The world’s number one online fashion retailer, ASOS, and high street-turned-etailer Urban Outfitters both dominate the digital landscape when it comes to NewGen clothing. Selling hundreds of thousands of products via their online stores and delivering across the globe, an efficient and user-friendly web interface is not just important but fundamental to their success.

In a new series from addmustard, we pit these two heavyweight online retailers against each other by dissecting their online shop window – the homepage. The aim? To find out who takes this month’s illustrious “Best in UX” trophy.

Round 1: Navigation

ASOS

asos homepage
ASOS, like its shopping range, is not one to shy away from variation. Multiple colours, fonts and button styles feature in the site’s navigation, which lacks consistency for the user. ASOS cram a huge amount of content into their drop-down navigation bar, possibly overcomplicating the options and bombarding the user. Heat-map user analysis, such as that provided by HotJar, would help establish which navigation links are, and are not, being used.

Urban Outfitters

urban outfitters homepage
Aesthetically, this homepage is a dream for graphic designers! The brand has adopted a minimalistic approach, with few colours and plenty of white space. The negative space helps ensure the important elements stand out and allows users to easily navigate through to their chosen product range. Urban Outfitter’s navigation bar is broken down into six tabs which, when clicked, take the user through to a dedicated lower-level homepage, making it easier for the user to understand and digest information. It is worth noting that this approach does, however, add an extra click.

Urban Outfitters: 1 Point

 

Round 2: Messaging and imagery

ASOS

messaging asos
ASOS’s opening line on their homepage is “This is ASOS” … just in case you had forgotten after typing the brand name into Google or perhaps even missed the bold logo when you landed on the page. The imagery and layout is reminiscent of a student’s bedroom wall, with groups of 20-something trendsetters peppered over the page. But seeing as that is in fact the brand’s core target audience, then well done ASOS and hats off to you!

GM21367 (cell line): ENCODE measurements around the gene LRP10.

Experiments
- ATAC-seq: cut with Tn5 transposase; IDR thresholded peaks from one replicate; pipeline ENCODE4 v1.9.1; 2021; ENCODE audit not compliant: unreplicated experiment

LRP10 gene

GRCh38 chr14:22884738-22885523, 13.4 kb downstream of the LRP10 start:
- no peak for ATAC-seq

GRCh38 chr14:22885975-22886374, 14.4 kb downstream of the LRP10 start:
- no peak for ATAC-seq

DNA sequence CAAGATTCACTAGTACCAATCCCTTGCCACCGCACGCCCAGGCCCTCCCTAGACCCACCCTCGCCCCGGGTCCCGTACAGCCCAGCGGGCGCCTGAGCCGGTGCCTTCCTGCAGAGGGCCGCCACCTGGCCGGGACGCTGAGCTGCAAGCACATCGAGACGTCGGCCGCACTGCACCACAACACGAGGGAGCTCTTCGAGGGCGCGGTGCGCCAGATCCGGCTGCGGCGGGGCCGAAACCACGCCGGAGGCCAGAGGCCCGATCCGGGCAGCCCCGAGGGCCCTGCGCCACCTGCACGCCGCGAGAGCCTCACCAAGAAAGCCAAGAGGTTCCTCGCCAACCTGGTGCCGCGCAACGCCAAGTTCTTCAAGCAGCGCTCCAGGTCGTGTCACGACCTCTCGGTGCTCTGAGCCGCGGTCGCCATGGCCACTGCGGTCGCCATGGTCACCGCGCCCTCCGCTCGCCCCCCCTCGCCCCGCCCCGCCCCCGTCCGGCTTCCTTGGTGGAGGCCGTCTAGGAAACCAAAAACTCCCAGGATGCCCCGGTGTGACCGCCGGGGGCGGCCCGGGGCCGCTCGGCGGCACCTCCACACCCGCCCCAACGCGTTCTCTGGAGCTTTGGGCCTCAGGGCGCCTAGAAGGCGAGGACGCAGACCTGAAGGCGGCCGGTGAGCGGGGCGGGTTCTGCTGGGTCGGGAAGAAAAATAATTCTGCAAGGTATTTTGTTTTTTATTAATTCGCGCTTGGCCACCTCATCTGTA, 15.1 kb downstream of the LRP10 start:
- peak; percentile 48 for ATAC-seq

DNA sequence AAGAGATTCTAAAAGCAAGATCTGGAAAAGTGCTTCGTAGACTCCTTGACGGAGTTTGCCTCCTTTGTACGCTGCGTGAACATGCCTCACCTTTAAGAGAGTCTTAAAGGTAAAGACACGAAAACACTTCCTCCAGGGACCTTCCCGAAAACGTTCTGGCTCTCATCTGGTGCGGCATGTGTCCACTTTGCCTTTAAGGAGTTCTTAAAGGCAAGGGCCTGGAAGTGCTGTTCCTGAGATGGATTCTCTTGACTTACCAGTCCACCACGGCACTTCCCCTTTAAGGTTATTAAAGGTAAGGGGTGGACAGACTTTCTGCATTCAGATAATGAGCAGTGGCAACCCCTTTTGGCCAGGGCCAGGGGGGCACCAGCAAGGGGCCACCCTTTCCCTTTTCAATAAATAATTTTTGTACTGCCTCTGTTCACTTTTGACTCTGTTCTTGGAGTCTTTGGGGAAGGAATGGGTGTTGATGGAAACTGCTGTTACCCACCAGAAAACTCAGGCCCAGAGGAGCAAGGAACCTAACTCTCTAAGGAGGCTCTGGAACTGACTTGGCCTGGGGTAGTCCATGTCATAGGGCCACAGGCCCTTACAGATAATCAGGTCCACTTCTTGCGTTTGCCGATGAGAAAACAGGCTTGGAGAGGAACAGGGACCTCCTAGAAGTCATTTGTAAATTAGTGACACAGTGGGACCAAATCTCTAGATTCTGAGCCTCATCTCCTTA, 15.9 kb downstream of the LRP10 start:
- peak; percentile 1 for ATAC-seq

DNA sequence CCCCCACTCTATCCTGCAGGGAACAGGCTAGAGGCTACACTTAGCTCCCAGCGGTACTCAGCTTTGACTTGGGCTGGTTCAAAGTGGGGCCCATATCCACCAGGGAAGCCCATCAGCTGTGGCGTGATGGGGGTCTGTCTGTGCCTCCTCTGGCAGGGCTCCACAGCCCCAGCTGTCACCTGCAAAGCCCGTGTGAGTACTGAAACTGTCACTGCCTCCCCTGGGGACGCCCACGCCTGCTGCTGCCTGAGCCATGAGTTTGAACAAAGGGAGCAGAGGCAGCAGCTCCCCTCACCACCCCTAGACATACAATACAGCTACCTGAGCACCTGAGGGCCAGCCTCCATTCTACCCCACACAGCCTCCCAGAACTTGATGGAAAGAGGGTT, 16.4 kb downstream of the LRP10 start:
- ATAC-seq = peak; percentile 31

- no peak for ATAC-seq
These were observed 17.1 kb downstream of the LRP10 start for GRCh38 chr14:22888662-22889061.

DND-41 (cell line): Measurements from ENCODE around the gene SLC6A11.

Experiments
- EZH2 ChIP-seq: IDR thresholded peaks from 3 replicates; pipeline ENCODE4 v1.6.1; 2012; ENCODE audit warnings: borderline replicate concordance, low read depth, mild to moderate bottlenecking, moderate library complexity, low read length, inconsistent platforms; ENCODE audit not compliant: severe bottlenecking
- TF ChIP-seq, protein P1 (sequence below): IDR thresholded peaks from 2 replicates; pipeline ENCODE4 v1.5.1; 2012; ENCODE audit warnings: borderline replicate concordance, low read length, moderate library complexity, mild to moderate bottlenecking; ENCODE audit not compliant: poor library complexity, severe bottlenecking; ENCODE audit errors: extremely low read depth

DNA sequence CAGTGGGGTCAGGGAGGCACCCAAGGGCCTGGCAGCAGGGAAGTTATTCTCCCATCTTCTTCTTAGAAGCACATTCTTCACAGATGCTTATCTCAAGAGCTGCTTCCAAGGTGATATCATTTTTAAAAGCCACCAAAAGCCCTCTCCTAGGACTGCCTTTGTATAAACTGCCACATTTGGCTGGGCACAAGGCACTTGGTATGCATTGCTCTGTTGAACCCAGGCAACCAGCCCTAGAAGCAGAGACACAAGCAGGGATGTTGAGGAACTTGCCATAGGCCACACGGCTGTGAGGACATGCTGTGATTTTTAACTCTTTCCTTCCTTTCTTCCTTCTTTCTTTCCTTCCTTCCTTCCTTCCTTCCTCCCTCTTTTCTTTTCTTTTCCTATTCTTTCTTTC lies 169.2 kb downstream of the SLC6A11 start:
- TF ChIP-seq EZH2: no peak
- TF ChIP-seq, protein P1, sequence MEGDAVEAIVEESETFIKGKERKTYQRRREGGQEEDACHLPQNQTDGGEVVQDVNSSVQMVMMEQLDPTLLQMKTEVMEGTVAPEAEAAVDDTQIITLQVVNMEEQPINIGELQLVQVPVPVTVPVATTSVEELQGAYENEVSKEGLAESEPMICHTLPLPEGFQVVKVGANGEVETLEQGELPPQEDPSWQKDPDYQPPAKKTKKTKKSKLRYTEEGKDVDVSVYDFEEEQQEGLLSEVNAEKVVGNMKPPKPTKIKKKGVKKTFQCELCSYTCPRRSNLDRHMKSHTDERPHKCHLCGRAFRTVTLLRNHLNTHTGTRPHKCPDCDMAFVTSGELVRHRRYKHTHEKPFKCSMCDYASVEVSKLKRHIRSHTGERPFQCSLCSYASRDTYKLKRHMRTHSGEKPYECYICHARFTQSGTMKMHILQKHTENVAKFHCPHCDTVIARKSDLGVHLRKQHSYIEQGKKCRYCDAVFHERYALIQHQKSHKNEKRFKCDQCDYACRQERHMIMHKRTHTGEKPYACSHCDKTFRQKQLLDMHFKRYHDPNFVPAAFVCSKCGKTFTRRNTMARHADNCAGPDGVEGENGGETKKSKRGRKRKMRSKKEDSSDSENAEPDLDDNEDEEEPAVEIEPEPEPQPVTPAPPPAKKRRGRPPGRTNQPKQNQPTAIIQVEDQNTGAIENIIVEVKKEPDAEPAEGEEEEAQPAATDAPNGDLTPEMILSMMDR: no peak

Male and female targeted products are clearly divided by colour – blue and yellow respectively. Buttons are bold and take up a lot of real estate which tells us this is the first and most important question when you land on their website – ‘which gender are you shopping for’. An extremely logical approach considering the brand’s vast audience and enormous product range.

Urban Outfitters

messaging urban outfitters
Heavy imagery supports the main navigation on Urban Outfitters’ website, with bold text, few colours and filters to saturate anything too bold. Perhaps there’s no use for colour coding when you can simply use an image of a male or female to differentiate the split. Promotional messaging uses an almost identical font to that which features on the rest of the page. Is this the best approach for a message that should jump off the page?

ASOS: 1 point

 

Round 3: Call to Action

ASOS

CTA asos
A call to action is an instruction to the user to provoke an immediate response, and a key difference between these two homepages is their approach to this. ASOS is very direct, using oversized blocks with generic ‘view’ handles to take you deeper into the site. It’s a method commonly used and seen as the most effective approach to achieve the desired click-through. There’s no reason to deviate if it’s working for ASOS.

Urban Outfitters

CTA urban outfitters
Urban Outfitters again take a minimalistic approach here, relying on reaction functionality to entice click–through. Images ‘react’ to a user hovering over them with the mouse by an increase in opacity. Urban Outfitters has chosen not to include boxed text CTAs with generic messaging like ‘click me’ or ‘buy me’. Perhaps a bold move, but it is something that we are seeing more and more sites do.

Users are becoming more intuitive about elements on web pages, and there is expectation that a door will open when clicked. Digital marketing is always evolving and this is one small but significant change in how users are being trained to think.

ASOS: 1 point / Urban Outfitters: 1 point

 

Round 4: Functionality

ASOS

functionality asos
ASOS has started to add small elements of reaction functionality on their website and although this movement does jump out at the user, it’s simply not intuitive enough. With the amount of technical and development resource we presume ASOS has available, it feels like a tired page. Basic elements could be introduced to improve this, such as a ‘sticky’ navigation bar, losing the ancient drop shadow effect, and rethinking the segmentation to help break up the page.

Urban Outfitters

functionality urban outfitters
However, Urban Outfitters has used a number of basic functions on the homepage to improve user experience, offering reactions to a user’s mouse hover on all links and a ‘sticky’ navigation bar which follows the user down the page when they scroll. Although there’s a lack of buttons and colours to help direct users to a click, less is more seems to have gone a long way for this brand.

Urban Outfitters: 1 point
The Result: ASOS 2 – Urban Outfitters 3

Urban Outfitters takes the trophy!

We hear that ASOS has major updates planned for 2016, so maybe we aren’t the first to point out the need to step up the site design to counter its prettier rival.

Our congratulations go to Urban Outfitters. Your clean, almost laid-back approach clearly delivers your tone of voice, is hip, on trend, and targets your core audience of 16-25 year olds in a language and style that they understand. addmustard’s first UX trophy is yours!